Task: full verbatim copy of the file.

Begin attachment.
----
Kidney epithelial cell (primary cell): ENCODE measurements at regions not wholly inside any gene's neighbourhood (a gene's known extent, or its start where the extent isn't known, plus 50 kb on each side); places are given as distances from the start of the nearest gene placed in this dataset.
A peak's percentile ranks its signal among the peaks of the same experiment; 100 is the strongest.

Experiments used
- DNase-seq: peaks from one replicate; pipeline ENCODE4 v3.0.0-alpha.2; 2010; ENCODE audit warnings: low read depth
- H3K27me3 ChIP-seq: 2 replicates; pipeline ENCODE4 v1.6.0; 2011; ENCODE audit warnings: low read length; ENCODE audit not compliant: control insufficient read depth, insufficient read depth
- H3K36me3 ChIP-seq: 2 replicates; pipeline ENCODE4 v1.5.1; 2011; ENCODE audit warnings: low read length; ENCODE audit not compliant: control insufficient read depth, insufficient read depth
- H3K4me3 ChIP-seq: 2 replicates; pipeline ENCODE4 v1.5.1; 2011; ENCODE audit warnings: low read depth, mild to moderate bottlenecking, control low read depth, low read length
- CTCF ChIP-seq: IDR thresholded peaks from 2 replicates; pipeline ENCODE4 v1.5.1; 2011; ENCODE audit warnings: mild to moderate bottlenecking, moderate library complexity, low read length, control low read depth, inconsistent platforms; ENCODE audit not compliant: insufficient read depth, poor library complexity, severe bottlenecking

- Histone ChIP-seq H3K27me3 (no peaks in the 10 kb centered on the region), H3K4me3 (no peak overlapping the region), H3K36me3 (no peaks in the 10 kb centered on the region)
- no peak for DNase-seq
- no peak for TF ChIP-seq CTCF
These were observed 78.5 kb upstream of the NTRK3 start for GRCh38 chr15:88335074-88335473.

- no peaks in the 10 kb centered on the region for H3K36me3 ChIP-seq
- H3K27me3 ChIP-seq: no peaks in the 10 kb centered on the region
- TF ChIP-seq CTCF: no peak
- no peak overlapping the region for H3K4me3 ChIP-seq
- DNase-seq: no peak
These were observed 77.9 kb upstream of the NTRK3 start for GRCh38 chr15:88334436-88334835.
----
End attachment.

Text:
Kidney epithelial cell (primary cell): ENCODE measurements at regions not wholly inside any gene's neighbourhood (a gene's known extent, or its start where the extent isn't known, plus 50 kb on each side); places are given as distances from the start of the nearest gene placed in this dataset.
A peak's percentile ranks its signal among the peaks of the same experiment; 100 is the strongest.

Experiments used
- DNase-seq: peaks from one replicate; pipeline ENCODE4 v3.0.0-alpha.2; 2010; ENCODE audit warnings: low read depth
- H3K27me3 ChIP-seq: 2 replicates; pipeline ENCODE4 v1.6.0; 2011; ENCODE audit warnings: low read length; ENCODE audit not compliant: control insufficient read depth, insufficient read depth
- H3K36me3 ChIP-seq: 2 replicates; pipeline ENCODE4 v1.5.1; 2011; ENCODE audit warnings: low read length; ENCODE audit not compliant: control insufficient read depth, insufficient read depth
- H3K4me3 ChIP-seq: 2 replicates; pipeline ENCODE4 v1.5.1; 2011; ENCODE audit warnings: low read depth, mild to moderate bottlenecking, control low read depth, low read length
- CTCF ChIP-seq: IDR thresholded peaks from 2 replicates; pipeline ENCODE4 v1.5.1; 2011; ENCODE audit warnings: mild to moderate bottlenecking, moderate library complexity, low read length, control low read depth, inconsistent platforms; ENCODE audit not compliant: insufficient read depth, poor library complexity, severe bottlenecking

- Histone ChIP-seq H3K27me3 (no peaks in the 10 kb centered on the region), H3K4me3 (no peak overlapping the region), H3K36me3 (no peaks in the 10 kb centered on the region)
- no peak for DNase-seq
- no peak for TF ChIP-seq CTCF
These were observed 78.5 kb upstream of the NTRK3 start for GRCh38 chr15:88335074-88335473.

- no peaks in the 10 kb centered on the region for H3K36me3 ChIP-seq
- H3K27me3 ChIP-seq: no peaks in the 10 kb centered on the region
- TF ChIP-seq CTCF: no peak
- no peak overlapping the region for H3K4me3 ChIP-seq
- DNase-seq: no peak
These were observed 77.9 kb upstream of the NTRK3 start for GRCh38 chr15:88334436-88334835.